• Skills – This parallels experience, but is an area where new and younger people can bring new ideas, regardless of experience.
  • Demographics – Use diversity to drive improvements to your process.  Everyone has unique perspective and its to your advantage to leverage them.

Make sure your SMEs have the time to contribute.  This can be challenging, of course, so you may need to lighten their duties or have their boss carve out time for them to help.

Finally, having a good writer, provides consistency in grammar, style and voice.  Writing is a skill.  Don’t overlook this important function.


This is where the fun begins.  Brainstorming sounds chaotic, and it can be with a team.  That’s OK.  Don’t worry too much about organization yet, that comes next.  If you are using Plexie (and you should be), go ahead and setup your Workspace and invite your team.

In Art Markman’s HBR article, “Your Team is Brainstorming All Wrong”, it’s important to have the team work alone first.  This gets team members personally vested in the process, and encourages independent ideas. Tell the team to be creative!  Writing page after page of text is boring.  More importantly, text can only go so far. If a picture is worth a thousand words, what’s a video or infographic worth?  Encourage your SMEs to include documents, videos, images, slides, flowcharts and live links to outside content.

Next, have collaboration sessions where you start to consolidate everyone’s materials. Pay particular attention to using the appropriate type of content for your audience. Users on noisy worksites would not do well with video, while office workers in front of large monitors might prefer it. The table below shows the considerations and applicability of various types of content to various audiences.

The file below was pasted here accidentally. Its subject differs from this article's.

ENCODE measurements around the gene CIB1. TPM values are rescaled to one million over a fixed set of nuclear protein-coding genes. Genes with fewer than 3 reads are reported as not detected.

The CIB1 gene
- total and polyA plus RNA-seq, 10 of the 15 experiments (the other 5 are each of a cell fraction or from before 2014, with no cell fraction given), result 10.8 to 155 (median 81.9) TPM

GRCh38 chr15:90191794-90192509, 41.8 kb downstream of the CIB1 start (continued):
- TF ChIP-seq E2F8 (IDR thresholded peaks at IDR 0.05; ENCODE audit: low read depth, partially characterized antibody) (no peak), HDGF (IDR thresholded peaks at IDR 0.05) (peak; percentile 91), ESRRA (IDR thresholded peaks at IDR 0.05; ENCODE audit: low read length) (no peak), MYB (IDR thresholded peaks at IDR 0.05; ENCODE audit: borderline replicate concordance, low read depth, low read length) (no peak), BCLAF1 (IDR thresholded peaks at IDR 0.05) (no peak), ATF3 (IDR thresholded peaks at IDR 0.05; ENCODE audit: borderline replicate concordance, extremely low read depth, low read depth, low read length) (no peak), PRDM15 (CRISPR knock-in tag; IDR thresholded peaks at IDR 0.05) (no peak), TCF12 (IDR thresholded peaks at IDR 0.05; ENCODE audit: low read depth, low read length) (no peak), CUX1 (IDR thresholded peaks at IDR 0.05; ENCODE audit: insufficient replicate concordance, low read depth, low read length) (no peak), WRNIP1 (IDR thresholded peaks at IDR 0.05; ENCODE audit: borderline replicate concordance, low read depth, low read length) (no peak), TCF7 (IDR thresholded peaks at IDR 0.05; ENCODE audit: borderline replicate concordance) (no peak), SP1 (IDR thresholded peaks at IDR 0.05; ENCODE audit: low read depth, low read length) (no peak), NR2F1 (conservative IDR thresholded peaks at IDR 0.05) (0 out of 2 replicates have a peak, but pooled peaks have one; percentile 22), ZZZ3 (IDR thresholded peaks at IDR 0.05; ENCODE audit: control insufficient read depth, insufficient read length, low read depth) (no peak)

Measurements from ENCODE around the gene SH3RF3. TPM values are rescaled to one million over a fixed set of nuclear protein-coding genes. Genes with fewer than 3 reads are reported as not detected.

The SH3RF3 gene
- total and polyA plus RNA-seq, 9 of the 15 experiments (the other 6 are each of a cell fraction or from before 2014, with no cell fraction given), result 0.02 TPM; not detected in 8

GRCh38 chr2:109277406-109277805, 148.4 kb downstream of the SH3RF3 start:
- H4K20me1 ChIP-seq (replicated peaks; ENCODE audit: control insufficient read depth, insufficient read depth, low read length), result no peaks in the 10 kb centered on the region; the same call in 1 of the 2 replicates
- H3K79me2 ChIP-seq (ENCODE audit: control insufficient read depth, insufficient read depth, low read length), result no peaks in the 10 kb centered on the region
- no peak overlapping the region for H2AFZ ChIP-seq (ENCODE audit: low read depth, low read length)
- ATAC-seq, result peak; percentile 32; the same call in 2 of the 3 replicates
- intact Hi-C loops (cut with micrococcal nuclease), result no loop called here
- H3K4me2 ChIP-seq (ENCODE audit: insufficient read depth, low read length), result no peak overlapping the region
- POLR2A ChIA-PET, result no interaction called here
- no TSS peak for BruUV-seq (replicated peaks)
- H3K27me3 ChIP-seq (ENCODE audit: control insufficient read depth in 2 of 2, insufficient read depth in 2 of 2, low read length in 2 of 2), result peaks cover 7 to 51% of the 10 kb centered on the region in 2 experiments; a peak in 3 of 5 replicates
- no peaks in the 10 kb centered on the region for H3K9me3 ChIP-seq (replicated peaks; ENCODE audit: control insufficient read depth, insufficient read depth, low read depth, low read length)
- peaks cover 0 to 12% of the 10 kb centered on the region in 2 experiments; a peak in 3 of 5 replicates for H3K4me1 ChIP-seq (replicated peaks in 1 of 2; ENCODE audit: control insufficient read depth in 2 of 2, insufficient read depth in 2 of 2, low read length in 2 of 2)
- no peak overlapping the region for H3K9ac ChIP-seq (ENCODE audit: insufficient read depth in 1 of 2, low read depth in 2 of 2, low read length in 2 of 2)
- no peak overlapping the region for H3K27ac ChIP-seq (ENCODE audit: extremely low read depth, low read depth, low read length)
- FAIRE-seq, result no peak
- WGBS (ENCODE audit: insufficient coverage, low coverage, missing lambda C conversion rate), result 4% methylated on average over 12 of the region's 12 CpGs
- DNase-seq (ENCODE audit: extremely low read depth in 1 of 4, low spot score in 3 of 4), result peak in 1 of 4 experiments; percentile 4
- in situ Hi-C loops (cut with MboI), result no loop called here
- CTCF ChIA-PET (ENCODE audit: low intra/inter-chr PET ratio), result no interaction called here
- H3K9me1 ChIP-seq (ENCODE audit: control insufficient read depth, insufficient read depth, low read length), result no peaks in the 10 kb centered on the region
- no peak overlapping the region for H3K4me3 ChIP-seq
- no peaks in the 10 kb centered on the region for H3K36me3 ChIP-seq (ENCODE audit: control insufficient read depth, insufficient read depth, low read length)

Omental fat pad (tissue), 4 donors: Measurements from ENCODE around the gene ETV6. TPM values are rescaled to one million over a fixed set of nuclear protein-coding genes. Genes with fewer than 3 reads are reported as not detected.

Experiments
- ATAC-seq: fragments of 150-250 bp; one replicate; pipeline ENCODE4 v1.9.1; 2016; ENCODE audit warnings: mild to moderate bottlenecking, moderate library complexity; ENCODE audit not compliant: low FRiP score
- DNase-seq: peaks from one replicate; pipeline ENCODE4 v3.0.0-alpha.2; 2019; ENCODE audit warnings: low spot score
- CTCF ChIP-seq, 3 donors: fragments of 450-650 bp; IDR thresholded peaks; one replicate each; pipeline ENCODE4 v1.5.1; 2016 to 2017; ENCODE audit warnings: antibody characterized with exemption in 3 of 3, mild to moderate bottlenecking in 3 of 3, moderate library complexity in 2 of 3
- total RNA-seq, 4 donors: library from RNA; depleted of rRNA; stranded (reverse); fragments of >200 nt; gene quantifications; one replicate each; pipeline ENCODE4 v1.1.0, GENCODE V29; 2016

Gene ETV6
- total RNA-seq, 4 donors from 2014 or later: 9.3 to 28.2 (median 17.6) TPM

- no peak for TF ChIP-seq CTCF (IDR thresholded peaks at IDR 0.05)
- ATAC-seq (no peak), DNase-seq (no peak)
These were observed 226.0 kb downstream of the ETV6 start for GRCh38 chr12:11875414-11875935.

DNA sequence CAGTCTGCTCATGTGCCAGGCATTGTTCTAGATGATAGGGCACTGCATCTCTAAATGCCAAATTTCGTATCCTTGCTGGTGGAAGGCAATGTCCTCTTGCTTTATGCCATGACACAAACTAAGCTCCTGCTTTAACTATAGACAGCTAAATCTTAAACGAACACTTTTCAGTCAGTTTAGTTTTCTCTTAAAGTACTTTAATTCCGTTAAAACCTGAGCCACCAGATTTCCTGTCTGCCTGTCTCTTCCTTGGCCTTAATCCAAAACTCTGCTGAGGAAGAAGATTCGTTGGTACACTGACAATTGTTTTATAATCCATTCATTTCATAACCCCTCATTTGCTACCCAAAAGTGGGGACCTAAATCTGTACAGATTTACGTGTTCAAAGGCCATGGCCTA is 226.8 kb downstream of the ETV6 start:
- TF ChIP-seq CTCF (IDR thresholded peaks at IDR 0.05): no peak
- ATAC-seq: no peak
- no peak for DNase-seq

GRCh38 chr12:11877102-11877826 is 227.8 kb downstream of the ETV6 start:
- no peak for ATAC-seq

Refine. Retest. Repeat.


Your brainstorming sessions will naturally gravitate towards organizing sessions.  That’s a good sign!  It means you are getting close to capturing everything you need for your SOP.

Test out your procedures as you go.  You’ll want to start with the team to catch the big gaps, but eventually, you will want people outside the team test.  Have them perform the task while you unobtrusively watch and take notes. You will be surprised how well you have done, and also discover your blind spots; parts of the process you overlooked or made assumptions about. While testing, be attentive to reevaluating the types of content you have chosen. Sometimes describing a location on a screen or a piece of equipment using text is just too challenging and a picture with a big red arrow pointing to the location gets it done. Other times a video might take too long to describe something simple.

SOPs are step-by-step fundamentally.  However, you may consider adding a couple more elements:

  • Easy-to-Hard.  This is common in healthcare, where a worker may do initial diagnostics with pictorial guidelines, then working down specific paths as complexity of a diagnosis increases.
  • Chronological.  This is helpful when a procedure extends over time and is gated by various events.  An obvious example is a marketing campaign, where the process is gated by certain events.

Make it Engaging.

Here’s a fact.  Your users aren’t going to read your SOP.  They’re going to scan it. There have been countless studies on how we read digital materials, but the fact is that we simply don’t. Yes, SOPs are different than websites and marketing. But the fact is, our brains are now wired to treat digital content differently. We seek. We scan. We do not read.

That’s ok, though.  It doesn’t mean all SOP’s are destined to collect digital dust on a virtual shelf.  The best SOPs leverage scanning by engaging the user at key points.  Entire books (and industries) focus on this, but here are several proven design ideas specifically for SOPs:

  • Start with a hard-hitting image that speaks to the user doing the task.  This speaks to the visual cortex, the voracious beast in your brain that gravitates to images.  Once triggered, the entire brain is ready for more content.  Want to let everyone know when the SOP gets updated? Change the image.